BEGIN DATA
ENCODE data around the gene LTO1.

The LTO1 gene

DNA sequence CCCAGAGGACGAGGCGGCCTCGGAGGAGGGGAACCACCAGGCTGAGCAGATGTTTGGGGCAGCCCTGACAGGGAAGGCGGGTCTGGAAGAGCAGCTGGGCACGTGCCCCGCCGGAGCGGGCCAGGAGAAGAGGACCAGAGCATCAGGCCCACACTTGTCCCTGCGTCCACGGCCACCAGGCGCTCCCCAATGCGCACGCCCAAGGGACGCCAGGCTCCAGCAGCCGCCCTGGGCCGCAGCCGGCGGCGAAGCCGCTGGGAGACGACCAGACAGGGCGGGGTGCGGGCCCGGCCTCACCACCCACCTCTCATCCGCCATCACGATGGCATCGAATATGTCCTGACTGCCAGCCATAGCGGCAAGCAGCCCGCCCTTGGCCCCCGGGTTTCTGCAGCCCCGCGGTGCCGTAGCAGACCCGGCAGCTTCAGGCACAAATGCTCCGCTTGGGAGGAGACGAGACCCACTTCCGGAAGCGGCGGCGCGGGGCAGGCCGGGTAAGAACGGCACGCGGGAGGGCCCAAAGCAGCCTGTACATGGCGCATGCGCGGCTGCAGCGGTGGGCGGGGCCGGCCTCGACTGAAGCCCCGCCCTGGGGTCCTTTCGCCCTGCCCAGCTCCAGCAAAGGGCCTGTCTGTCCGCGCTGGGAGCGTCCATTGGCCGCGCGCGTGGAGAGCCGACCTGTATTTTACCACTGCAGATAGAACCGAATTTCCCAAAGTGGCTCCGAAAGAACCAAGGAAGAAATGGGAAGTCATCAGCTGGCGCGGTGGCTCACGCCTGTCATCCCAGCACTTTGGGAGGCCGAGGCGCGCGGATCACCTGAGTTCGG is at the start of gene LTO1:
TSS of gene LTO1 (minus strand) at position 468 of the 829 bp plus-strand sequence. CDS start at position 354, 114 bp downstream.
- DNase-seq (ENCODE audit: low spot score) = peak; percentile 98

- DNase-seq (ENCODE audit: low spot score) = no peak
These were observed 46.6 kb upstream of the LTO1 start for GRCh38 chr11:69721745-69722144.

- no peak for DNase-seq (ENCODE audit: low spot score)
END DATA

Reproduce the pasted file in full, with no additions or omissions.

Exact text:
ENCODE data around the gene LTO1.

The LTO1 gene

DNA sequence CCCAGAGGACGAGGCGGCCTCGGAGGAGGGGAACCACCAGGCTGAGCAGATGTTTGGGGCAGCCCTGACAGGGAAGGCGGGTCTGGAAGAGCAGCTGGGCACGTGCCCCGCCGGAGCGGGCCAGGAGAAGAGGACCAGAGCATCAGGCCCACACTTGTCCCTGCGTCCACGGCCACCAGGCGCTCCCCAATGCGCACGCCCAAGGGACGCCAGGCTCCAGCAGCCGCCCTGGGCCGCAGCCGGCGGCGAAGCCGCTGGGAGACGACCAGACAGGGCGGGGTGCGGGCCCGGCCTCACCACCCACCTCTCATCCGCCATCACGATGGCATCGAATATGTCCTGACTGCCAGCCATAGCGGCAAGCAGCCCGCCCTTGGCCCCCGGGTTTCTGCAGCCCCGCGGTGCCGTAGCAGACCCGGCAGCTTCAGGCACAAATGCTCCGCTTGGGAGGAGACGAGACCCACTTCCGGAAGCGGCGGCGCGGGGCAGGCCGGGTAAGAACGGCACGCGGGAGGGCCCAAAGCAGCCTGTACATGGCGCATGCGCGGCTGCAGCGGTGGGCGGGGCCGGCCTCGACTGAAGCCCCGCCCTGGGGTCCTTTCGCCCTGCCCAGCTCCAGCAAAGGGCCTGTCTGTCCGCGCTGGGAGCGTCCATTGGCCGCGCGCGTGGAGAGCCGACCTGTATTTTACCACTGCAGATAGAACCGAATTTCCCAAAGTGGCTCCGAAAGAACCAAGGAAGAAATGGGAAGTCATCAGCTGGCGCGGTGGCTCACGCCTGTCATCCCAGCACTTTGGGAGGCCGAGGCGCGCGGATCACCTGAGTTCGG is at the start of gene LTO1:
TSS of gene LTO1 (minus strand) at position 468 of the 829 bp plus-strand sequence. CDS start at position 354, 114 bp downstream.
- DNase-seq (ENCODE audit: low spot score) = peak; percentile 98

- DNase-seq (ENCODE audit: low spot score) = no peak
These were observed 46.6 kb upstream of the LTO1 start for GRCh38 chr11:69721745-69722144.

- no peak for DNase-seq (ENCODE audit: low spot score)